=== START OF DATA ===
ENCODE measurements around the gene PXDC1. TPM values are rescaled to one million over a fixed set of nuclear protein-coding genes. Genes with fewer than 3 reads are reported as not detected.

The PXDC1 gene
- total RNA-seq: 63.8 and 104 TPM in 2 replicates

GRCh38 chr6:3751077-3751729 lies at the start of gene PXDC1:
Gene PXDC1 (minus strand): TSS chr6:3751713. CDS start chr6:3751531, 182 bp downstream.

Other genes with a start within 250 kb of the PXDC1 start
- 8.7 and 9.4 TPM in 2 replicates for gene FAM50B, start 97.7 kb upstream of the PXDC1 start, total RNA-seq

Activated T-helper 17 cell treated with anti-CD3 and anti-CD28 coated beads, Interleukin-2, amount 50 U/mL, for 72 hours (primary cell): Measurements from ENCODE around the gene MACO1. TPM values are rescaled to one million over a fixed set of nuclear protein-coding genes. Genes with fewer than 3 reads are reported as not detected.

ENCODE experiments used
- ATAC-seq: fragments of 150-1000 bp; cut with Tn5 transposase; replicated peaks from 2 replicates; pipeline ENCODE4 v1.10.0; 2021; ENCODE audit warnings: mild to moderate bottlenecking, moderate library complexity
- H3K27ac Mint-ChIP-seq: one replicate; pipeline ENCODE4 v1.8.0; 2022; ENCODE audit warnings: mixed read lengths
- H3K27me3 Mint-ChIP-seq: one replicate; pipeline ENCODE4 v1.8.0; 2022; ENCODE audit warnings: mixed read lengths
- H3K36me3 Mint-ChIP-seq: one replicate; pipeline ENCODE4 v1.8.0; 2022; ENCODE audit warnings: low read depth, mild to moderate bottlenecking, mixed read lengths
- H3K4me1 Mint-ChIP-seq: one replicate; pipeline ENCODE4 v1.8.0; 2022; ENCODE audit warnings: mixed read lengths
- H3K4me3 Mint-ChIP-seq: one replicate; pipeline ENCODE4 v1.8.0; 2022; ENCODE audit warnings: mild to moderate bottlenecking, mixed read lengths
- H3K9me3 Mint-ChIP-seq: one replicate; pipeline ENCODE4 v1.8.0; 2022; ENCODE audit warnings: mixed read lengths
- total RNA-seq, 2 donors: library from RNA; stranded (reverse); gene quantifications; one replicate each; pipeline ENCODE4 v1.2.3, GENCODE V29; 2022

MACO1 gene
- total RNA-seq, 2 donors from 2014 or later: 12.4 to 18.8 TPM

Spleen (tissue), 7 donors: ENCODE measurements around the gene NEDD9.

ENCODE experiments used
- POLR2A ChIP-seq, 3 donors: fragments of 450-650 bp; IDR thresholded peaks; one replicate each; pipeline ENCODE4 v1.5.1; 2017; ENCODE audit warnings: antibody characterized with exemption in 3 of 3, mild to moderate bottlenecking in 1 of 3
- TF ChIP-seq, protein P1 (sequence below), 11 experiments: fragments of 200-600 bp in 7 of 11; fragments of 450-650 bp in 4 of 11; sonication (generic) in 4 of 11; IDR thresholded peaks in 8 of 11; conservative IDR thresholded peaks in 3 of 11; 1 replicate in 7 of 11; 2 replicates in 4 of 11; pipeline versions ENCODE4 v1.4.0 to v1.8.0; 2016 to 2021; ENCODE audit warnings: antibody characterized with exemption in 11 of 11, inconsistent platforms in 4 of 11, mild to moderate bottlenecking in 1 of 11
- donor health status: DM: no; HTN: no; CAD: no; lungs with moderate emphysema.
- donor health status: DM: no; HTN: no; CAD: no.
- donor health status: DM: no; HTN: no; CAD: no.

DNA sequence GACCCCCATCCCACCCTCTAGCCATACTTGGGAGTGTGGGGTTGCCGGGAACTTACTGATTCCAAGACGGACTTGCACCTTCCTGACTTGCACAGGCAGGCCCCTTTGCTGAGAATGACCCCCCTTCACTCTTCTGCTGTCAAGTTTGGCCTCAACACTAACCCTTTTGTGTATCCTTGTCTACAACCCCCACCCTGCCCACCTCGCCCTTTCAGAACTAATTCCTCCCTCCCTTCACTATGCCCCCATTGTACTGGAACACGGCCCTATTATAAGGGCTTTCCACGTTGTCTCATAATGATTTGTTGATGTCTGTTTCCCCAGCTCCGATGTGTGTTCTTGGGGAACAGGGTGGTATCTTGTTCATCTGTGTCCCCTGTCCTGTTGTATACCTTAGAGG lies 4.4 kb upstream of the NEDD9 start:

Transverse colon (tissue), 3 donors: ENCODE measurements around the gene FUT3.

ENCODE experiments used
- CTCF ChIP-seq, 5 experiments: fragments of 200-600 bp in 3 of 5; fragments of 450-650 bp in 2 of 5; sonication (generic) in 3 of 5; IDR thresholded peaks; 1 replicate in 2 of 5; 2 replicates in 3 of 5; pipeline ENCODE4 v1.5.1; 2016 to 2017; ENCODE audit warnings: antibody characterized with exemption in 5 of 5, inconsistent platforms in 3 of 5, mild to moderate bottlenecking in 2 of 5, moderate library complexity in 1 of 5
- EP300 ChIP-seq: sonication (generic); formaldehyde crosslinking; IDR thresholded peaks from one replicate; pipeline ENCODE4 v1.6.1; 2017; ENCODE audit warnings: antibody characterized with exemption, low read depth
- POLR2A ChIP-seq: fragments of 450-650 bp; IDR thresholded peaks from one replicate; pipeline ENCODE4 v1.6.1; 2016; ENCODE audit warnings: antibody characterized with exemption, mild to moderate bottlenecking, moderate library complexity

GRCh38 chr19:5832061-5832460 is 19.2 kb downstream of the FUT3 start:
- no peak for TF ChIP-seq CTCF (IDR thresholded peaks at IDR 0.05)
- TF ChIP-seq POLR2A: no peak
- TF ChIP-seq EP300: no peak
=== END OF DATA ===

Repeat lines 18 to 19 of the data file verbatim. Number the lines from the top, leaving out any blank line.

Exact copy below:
MACO1 gene
- total RNA-seq, 2 donors from 2014 or later: 12.4 to 18.8 TPM